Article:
Date Awarded


Document Type


Degree Name

Doctor of Philosophy (Ph.D.)


Computer Science


Xipeng Shen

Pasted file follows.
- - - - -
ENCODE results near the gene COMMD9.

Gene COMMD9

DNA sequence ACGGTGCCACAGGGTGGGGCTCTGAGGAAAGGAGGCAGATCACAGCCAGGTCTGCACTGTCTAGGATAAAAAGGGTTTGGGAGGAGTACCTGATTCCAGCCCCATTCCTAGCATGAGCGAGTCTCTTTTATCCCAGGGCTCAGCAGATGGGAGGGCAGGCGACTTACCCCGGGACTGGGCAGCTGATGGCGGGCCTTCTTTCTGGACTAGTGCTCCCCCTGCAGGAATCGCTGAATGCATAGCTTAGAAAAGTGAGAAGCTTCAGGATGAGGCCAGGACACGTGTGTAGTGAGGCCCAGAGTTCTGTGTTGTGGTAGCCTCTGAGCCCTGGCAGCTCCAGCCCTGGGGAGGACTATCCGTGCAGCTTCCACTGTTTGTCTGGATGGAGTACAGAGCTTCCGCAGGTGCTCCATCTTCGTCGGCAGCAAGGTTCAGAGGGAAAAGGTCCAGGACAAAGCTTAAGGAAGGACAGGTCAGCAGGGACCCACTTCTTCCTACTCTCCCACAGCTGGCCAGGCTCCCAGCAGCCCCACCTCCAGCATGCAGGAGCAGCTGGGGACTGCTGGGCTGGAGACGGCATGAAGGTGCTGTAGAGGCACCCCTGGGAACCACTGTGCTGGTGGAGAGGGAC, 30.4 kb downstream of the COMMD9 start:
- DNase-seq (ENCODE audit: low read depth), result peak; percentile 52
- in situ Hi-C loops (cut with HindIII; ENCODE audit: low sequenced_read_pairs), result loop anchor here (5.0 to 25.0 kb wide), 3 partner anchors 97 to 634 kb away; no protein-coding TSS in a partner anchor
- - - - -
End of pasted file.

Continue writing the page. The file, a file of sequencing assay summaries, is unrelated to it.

Accurately predicting program behaviors (e.g., memory locality, method calling frequency) is fundamental for program optimizations and runtime adaptations. Despite decades of remarkable progress, prior studies have not systematically exploited the use of program inputs, a deciding factor of program behaviors, to help in program dynamic optimizations. Triggered by the strong and predictive correlations between program inputs and program behaviors that recent studies have uncovered, the dissertation work aims to bring program inputs into the focus of program behavior analysis and program dynamic optimization, cultivating a new paradigm named input-centric program behavior analysis and dynamic optimization.;The new optimization paradigm consists of three components, forming a three-layer pyramid. at the base is program input characterization, a component for resolving the complexity in program raw inputs and extracting important features. In the middle is input-behavior modeling, a component for recognizing and modeling the correlations between characterized input features and program behaviors. These two components constitute input-centric program behavior analysis, which (ideally) is able to predict the large-scope behaviors of a program's execution as soon as the execution starts. The top layer is input-centric adaptation, which capitalizes on the novel opportunities created by the first two components to facilitate proactive adaptation for program optimizations.;This dissertation aims to develop this paradigm in two stages. In the first stage, we concentrate on exploring the implications of program inputs for program behaviors and dynamic optimization. We construct the basic input-centric optimization framework based on of line training to realize the basic functionalities of the three major components of the paradigm. For the second stage, we focus on making the paradigm practical by addressing multi-facet issues in handling input complexities, transparent training data collection, predictive model evolvement across production runs. The techniques proposed in this stage together cultivate a lifelong continuous optimization scheme with cross-input adaptivity.;Fundamentally the new optimization paradigm provides a brand new solution for program dynamic optimization. The techniques proposed in the dissertation together resolve the adaptivity-proactivity dilemma that has been limiting the effectiveness of existing optimization techniques. its benefits are demonstrated through proactive dynamic optimizations in Jikes RVM and version selection using IBM XL C Compiler, yielding significant performance improvement on a set of Java and C/C++ programs. It may open new opportunities for a broad range of runtime optimizations and adaptations. The evaluation results on both Java and C/C++ applications demonstrate the new paradigm is promising in advancing the current state of program optimizations.



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